And, to be honest, Bill didn’t really love Ex… at least not in the same way he loves me. I know it sounds arrogant for me to write that, but it’s the truth. Their marriage wasn’t based on true regard or chemistry. It was based on pity, dishonesty, and anxiety over the prospect of being alone. They didn’t marry because they were best friends who loved being together. They married because he wanted a family, and he felt sorry for her and her son. She wanted a husband with a good job, and she was willing to have more babies to secure her spot in his future.

Bill and I got married because we genuinely love being with each other. There are undeniable sparks between us. We don’t need any fireworks on July 4th. They are in our eyes whenever we’re together. The one thing that both of us did right in our lives is marry each other. We just fit. As I struggle to wear fashionable clothes these days, I realize how rare it is to have a perfect fit like ours… 😉 We are very fortunate. And as much as I despise Ex, I realize that without her, and that terrible decision my husband made in 1990, we couldn’t have this. Somehow, we built a beautiful mansion out of what was originally a smoldering hill of crap.

I have made mistakes in my life, and I do have some regrets. I wish I had a less irritating, shocking, and outspoken personality, for instance. I wish I were more appealing to the masses and had an easier time making friends. However, if I were that way, I probably wouldn’t be the right woman for Bill. I may be “obnoxious as hell”, as my mom once put it. But there is no doubt in my mind that I am the right person for Bill.

It also isn’t lost on me that my own self-perception of how most people see me may also be somewhat wrong. My mom sent me a card and a letter for my birthday. In her letter, she wrote something that genuinely touched my heart and was the greatest birthday gift I ever could have received from her.

For most of my life, I was under the impression that my mom found me super annoying. My parents and my sisters used to criticize me a lot, for everything from my appearance to the way I laugh. I got a lot of shit from people about my laugh, which you can hear for yourself in the above video. My dad actually hated it, and told me so. He said I sounded like a witch cackling. My sisters used to tell me it sounded “fake”, when– sorry– that is honestly the laugh God gave me. I really can’t help it!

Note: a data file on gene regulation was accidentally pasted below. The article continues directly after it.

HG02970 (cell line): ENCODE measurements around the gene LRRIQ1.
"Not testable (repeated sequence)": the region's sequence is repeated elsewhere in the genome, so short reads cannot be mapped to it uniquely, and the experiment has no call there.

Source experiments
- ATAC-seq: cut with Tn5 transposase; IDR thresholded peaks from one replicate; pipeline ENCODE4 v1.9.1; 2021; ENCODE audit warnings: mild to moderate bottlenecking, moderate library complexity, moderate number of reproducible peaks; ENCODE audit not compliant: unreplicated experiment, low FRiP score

Well… in her recent letter to me, which was accompanied by a funny birthday card referencing dogs’ common obsessions with their own feces, my mom wrote this…

“I wouldn’t just send anybody this card! I started reading it and started laughing, remembering Rhonda and Ginger (two beloved dogs we had when I was a teenager) and knowing a dog lover would enjoy it– also remembering how you laugh at things– I miss that laugh!!!”

My mom has changed a lot since my dad passed away almost 9 years (to the day– he passed on July 9) ago. She’s no longer under so much stress, so she is much happier and kinder. I know she misses me. She might be one of the few. 😉 I’ll have to give her a ring today.

Well, I supposed I’ve prattled on long enough. Time to practice guitar, walk Noyzi, and write more about our trip. I hope this post made some sense… and, as for Ex, I reiterate the wisdom in this song, which I recorded some months ago…

“I just might sneak up… and try to make him mine!” 😉

book reviews

Repost: A review of Survival In Auschwitz by Primo Levi…

And here’s a book review that appeared on my old blog on July 28, 2017. It is reposted as/is.

Here’s yet another review of another book about the Holocaust that took place during World War II.  I am finished reading about the Holocaust for now.  Too much reading about the mass murders that went on less than one hundred years ago is depressing and there’s plenty to be depressed about today, without reading history. 

Survival in Auschwitz, originally published in Italy under the name If This Is A Man, was written by an Italian Jew named Primo Levi, who was incarcerated at Auschwitz from February 1944 until the camp was liberated on January 27, 1945.  Levi was deported from Turin, Italy, having been arrested as a member of an Italian resistance group.  At the time of his arrest, Levi was a 25 year old chemist.